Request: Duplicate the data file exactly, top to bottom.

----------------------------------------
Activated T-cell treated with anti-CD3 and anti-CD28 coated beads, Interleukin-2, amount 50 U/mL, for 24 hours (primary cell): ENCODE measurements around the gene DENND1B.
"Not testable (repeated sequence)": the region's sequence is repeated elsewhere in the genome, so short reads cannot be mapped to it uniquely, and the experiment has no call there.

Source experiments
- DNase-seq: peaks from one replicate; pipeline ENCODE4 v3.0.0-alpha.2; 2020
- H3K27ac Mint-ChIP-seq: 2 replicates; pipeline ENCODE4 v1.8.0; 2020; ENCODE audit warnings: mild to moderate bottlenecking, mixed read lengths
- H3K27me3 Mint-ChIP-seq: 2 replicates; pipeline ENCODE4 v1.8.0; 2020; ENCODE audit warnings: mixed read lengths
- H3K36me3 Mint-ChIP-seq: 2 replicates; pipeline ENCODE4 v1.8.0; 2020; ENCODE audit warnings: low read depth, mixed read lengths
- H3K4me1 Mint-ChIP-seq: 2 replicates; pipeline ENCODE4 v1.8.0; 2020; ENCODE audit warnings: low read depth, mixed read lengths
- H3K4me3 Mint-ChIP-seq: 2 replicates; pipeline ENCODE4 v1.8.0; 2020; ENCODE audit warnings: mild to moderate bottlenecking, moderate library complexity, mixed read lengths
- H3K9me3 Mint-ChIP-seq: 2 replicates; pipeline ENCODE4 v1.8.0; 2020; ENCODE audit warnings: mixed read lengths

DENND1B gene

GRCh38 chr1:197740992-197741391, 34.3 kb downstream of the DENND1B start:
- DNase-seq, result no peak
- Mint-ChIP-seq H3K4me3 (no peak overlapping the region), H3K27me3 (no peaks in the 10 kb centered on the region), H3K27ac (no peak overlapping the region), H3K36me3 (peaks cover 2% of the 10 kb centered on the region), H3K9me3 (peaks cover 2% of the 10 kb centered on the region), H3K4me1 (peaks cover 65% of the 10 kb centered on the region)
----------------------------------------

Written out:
Activated T-cell treated with anti-CD3 and anti-CD28 coated beads, Interleukin-2, amount 50 U/mL, for 24 hours (primary cell): ENCODE measurements around the gene DENND1B.
"Not testable (repeated sequence)": the region's sequence is repeated elsewhere in the genome, so short reads cannot be mapped to it uniquely, and the experiment has no call there.

Source experiments
- DNase-seq: peaks from one replicate; pipeline ENCODE4 v3.0.0-alpha.2; 2020
- H3K27ac Mint-ChIP-seq: 2 replicates; pipeline ENCODE4 v1.8.0; 2020; ENCODE audit warnings: mild to moderate bottlenecking, mixed read lengths
- H3K27me3 Mint-ChIP-seq: 2 replicates; pipeline ENCODE4 v1.8.0; 2020; ENCODE audit warnings: mixed read lengths
- H3K36me3 Mint-ChIP-seq: 2 replicates; pipeline ENCODE4 v1.8.0; 2020; ENCODE audit warnings: low read depth, mixed read lengths
- H3K4me1 Mint-ChIP-seq: 2 replicates; pipeline ENCODE4 v1.8.0; 2020; ENCODE audit warnings: low read depth, mixed read lengths
- H3K4me3 Mint-ChIP-seq: 2 replicates; pipeline ENCODE4 v1.8.0; 2020; ENCODE audit warnings: mild to moderate bottlenecking, moderate library complexity, mixed read lengths
- H3K9me3 Mint-ChIP-seq: 2 replicates; pipeline ENCODE4 v1.8.0; 2020; ENCODE audit warnings: mixed read lengths

DENND1B gene

GRCh38 chr1:197740992-197741391, 34.3 kb downstream of the DENND1B start:
- DNase-seq, result no peak
- Mint-ChIP-seq H3K4me3 (no peak overlapping the region), H3K27me3 (no peaks in the 10 kb centered on the region), H3K27ac (no peak overlapping the region), H3K36me3 (peaks cover 2% of the 10 kb centered on the region), H3K9me3 (peaks cover 2% of the 10 kb centered on the region), H3K4me1 (peaks cover 65% of the 10 kb centered on the region)